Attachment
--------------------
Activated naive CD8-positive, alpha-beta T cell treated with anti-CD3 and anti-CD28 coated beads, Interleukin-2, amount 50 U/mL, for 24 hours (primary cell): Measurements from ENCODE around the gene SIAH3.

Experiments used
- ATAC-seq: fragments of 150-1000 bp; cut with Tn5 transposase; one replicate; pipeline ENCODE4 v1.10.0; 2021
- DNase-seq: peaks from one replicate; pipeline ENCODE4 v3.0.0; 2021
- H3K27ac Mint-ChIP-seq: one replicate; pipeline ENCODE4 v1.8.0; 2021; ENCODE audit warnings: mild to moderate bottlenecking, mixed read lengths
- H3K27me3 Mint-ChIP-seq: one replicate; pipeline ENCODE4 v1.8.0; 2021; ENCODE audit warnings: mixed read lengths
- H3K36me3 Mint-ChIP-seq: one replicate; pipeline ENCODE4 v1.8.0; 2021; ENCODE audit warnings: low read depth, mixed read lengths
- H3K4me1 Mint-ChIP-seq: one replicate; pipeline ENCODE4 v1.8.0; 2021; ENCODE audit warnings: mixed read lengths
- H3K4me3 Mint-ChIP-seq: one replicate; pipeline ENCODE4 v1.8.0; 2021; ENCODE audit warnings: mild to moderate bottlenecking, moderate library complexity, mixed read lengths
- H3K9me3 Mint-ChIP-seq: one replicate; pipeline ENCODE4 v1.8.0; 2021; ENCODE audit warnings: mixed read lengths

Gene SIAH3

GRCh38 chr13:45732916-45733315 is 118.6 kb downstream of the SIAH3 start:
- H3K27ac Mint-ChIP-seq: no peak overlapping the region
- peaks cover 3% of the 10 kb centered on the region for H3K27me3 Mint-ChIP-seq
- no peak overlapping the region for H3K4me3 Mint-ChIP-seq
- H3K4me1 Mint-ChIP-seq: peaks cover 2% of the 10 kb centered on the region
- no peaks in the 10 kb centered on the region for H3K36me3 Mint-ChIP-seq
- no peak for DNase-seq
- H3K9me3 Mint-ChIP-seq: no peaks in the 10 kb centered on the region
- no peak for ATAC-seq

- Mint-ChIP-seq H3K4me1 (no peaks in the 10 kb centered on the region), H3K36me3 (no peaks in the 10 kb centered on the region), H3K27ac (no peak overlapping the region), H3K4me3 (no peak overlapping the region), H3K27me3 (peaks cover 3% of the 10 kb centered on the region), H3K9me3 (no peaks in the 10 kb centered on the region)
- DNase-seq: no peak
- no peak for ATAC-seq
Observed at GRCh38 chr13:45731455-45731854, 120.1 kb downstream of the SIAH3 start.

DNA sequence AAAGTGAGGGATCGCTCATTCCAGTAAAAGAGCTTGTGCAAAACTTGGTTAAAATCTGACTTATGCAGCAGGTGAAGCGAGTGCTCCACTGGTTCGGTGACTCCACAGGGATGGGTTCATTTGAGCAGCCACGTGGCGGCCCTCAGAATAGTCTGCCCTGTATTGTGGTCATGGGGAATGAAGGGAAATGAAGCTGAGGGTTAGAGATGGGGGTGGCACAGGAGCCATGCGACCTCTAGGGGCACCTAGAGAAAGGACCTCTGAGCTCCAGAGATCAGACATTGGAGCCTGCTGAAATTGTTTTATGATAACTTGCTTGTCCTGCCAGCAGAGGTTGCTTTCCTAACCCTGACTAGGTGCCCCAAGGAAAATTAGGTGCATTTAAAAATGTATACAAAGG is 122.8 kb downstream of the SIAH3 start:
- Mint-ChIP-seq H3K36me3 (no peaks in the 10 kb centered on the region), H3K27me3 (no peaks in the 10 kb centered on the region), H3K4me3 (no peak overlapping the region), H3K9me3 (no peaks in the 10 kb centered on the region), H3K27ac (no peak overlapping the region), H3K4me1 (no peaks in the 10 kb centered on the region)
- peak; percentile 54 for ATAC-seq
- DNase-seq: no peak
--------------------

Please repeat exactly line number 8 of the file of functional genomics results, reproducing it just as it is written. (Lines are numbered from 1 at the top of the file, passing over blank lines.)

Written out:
- H3K4me1 Mint-ChIP-seq: one replicate; pipeline ENCODE4 v1.8.0; 2021; ENCODE audit warnings: mixed read lengths